Two groups participated in this experiment. Thirteen professional musicians (mean age 27, range 21–36, 13 right-handed, 10 males, no known neurological problems, more than 12 years of formal musical learning and from 3 to 7 hours of daily practice, 5 of them reported absolute pitch) and 13 nonmusicians (mean age 25, range 22–36, 13 right-handed, 11 males, self-reported normal hearing, no known neurological problems, no more than 2 years of formal musical training, no instrument practice during childhood). The musician participants were, at the time of the study, enrolled either in the CFMI (Centre de Formation des Musiciens Intervenants), which discerns a French diploma to teach music at primary school, or were enrolled in the CEFEDEM (Centre de Formation des Enseignants de la Musique), which discerns a French diploma to teach music at high-school and conservatory. Because of this specific training, all musician participants played at least 2 different instruments and were also proficient in singing. The two groups of participants were matched on age, sex and had similar socio-economic status. All participants were French native speakers and listened to 5.5 minutes of a continuous speech stream resulting from the concatenation of five three-syllable nonsense pseudo-words (hereafter words) that were repeated 100 times in a pseudo-random order. All participants were paid 20 Euros.
The artificial language consisted of four consonants and three vowels, which were combined into a set of 11 syllables with an average length of 230 ms (sd = 16 ms). Each of the 11 syllables was sung with a distinct tone (C3, D3, F3, G3, A3, B3, C4, Db4, D4, E4, and F4). These 11 syllables were then combined to give rise to five trisyllabic sung pseudo-words (gimysy, mimosi, pogysi, pymiso, sipygy). Therefore each pseudo-word of the language was always sung on the same melodic contour (gimysy C3 D3 F3, mimosi E4 Db4 G3, pymiso B3 E4 F4, pogysi D4 C4 G3, sipygy G3 B3 C4). The mean pitch interval within pseudo-words was not significantly different from the mean interval between pseudo-words (p = .4). No pitch-contour changes occurred within the pseudo-words (3 pseudo-words contained a rising pitch-contour while 2 contained a falling pitch-contour). Moreover, pitch-contour changes could not be used to segment the stream as this cue was not consistent: only half of the word boundaries were marked by pitch-contour changes. Because some of the syllables appeared in multiple words, transitional probabilities within words ranged from 0.5 to 1.0. Transitional probabilities across word boundaries ranged from 0.1 to 0.5. The language stream was built by a random concatenation of the five pseudo-words (only constraint: no repetition of the same item twice in a row) and synthesized using Mbrola (http://tcts.fpms.ac.be/synthesis/mbrola.html). No acoustic cues were inserted at word boundaries. Each word was repeated 94 times in the stream leading to a 5.5 minute continuous speech stream. In the linguistic test, test items consisted of the five pseudowords used in the exposure phase and five foils synthetized with a flat contour (spoken version). In the musical test, test items consisted of piano melodies with the same pitches defining the melodic contour of the pseudowords and their corresponding foils. The foils items contained either the last syllable (or pitch) of a pseudoword plus the first syllable (or pitch) pair of another pseudoword or the last syllable (or pitch) pair of a pseudoword plus the first syllable (or pitch) of another pseudoword.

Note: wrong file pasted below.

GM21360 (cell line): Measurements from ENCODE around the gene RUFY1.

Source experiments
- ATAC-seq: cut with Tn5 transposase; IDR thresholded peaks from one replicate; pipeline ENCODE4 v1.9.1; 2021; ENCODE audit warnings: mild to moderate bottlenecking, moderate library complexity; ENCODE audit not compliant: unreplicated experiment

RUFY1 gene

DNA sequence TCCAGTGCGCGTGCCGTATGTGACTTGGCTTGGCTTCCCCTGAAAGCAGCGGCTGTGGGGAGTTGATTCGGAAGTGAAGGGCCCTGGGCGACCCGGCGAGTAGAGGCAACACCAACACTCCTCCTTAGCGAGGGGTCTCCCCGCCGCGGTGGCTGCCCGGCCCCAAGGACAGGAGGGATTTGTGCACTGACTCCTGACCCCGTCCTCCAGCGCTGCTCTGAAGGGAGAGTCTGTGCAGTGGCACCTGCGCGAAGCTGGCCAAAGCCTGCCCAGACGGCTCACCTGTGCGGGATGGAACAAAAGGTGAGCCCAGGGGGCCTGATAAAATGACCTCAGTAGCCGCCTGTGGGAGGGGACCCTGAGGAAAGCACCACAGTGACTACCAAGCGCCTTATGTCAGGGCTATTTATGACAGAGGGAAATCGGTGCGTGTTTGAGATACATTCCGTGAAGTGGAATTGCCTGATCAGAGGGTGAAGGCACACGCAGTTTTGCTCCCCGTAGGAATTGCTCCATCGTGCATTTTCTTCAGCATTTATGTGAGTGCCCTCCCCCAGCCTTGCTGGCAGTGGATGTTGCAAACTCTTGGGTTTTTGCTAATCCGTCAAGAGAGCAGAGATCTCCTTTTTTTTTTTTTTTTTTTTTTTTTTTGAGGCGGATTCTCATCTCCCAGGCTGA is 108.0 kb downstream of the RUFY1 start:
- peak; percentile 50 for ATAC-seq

Design and Procedure
Before the learning phase, participants were told they would have to carefully listen to a continuous stream of sung syllables for several minutes because they would be quizzed after this exposure phase. No explicit instruction on word learning was given and we did our best to keep the entire procedure implicit. During the behavioural test, the participants had to choose, by pressing one of two response buttons, which of two strings (first or second tri-syllabic pseudo-word) most closely resembled what they just heard in the stream. Test items had a flat contour (“spoken” version) in the linguistic test while they were played with a piano sound in the musical test (Figure 1). In each test trial, one item was a “pseudo-word” (linguistic test) or “melody” (musical test) from the artificial language (hereafter familiar word/melody) while the other item was a foil. Stimuli were presented via loudspeakers. Linguistic and musical tests lasted 5 minutes each and their order was counter-balanced across participants.
EEG data acquisition